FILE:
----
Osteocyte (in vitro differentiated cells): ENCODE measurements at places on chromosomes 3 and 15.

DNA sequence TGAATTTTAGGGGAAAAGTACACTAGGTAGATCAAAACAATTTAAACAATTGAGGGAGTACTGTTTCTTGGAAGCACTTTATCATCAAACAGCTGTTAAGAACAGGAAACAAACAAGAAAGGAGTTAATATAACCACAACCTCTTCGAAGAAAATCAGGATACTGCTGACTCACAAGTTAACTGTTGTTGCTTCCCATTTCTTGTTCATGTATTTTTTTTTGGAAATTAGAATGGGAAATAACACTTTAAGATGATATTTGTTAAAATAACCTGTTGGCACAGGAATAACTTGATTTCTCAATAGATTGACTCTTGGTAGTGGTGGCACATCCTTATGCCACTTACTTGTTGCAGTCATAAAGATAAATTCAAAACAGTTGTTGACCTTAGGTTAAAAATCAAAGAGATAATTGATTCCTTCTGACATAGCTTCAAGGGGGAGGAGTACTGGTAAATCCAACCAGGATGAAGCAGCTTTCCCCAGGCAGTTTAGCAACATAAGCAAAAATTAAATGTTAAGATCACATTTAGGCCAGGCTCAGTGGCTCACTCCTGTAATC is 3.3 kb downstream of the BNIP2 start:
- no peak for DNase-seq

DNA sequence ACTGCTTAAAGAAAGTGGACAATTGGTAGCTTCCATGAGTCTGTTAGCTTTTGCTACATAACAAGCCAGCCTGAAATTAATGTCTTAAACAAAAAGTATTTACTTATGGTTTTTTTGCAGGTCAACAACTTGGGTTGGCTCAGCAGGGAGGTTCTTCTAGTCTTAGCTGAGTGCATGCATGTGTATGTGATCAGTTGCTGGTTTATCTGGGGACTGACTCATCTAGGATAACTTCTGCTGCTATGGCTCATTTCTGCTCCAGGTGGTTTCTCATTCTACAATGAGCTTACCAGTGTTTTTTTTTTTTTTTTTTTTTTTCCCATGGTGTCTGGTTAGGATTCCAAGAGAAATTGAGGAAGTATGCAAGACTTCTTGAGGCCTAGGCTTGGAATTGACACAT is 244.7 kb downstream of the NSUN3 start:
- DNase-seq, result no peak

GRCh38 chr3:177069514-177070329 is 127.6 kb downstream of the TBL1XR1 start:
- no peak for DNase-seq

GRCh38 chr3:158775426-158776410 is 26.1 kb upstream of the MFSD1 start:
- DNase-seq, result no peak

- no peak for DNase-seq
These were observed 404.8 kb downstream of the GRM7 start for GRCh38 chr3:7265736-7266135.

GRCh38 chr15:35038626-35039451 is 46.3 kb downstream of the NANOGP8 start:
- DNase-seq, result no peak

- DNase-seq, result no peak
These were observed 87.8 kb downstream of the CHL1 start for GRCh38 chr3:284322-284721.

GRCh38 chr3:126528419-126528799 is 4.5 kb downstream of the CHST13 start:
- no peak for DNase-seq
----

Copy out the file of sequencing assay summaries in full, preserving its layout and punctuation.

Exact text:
Osteocyte (in vitro differentiated cells): ENCODE measurements at places on chromosomes 3 and 15.

DNA sequence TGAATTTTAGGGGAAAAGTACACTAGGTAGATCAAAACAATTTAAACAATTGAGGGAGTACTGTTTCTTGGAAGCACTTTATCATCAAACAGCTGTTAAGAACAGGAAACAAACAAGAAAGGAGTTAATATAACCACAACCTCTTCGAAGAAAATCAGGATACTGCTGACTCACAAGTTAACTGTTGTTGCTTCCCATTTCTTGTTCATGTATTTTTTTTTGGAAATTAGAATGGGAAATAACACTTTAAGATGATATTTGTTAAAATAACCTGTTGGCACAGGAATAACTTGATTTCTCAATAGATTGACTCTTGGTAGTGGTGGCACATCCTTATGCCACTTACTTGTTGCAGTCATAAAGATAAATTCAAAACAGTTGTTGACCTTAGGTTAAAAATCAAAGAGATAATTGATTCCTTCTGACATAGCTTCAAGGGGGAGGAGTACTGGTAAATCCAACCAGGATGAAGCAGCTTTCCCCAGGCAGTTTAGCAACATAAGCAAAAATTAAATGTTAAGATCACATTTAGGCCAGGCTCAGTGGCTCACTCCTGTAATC is 3.3 kb downstream of the BNIP2 start:
- no peak for DNase-seq

DNA sequence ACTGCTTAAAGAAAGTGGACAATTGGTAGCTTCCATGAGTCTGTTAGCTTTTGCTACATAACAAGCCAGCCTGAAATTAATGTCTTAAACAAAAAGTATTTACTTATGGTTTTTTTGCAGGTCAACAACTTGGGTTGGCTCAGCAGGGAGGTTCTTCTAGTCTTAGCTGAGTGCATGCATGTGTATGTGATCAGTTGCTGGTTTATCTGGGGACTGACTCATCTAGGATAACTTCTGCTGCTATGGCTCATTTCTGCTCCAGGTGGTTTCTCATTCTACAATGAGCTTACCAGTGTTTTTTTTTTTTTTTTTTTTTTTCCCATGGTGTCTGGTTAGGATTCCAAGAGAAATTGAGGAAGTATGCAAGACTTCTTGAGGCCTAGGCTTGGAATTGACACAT is 244.7 kb downstream of the NSUN3 start:
- DNase-seq, result no peak

GRCh38 chr3:177069514-177070329 is 127.6 kb downstream of the TBL1XR1 start:
- no peak for DNase-seq

GRCh38 chr3:158775426-158776410 is 26.1 kb upstream of the MFSD1 start:
- DNase-seq, result no peak

- no peak for DNase-seq
These were observed 404.8 kb downstream of the GRM7 start for GRCh38 chr3:7265736-7266135.

GRCh38 chr15:35038626-35039451 is 46.3 kb downstream of the NANOGP8 start:
- DNase-seq, result no peak

- DNase-seq, result no peak
These were observed 87.8 kb downstream of the CHL1 start for GRCh38 chr3:284322-284721.

GRCh38 chr3:126528419-126528799 is 4.5 kb downstream of the CHST13 start:
- no peak for DNase-seq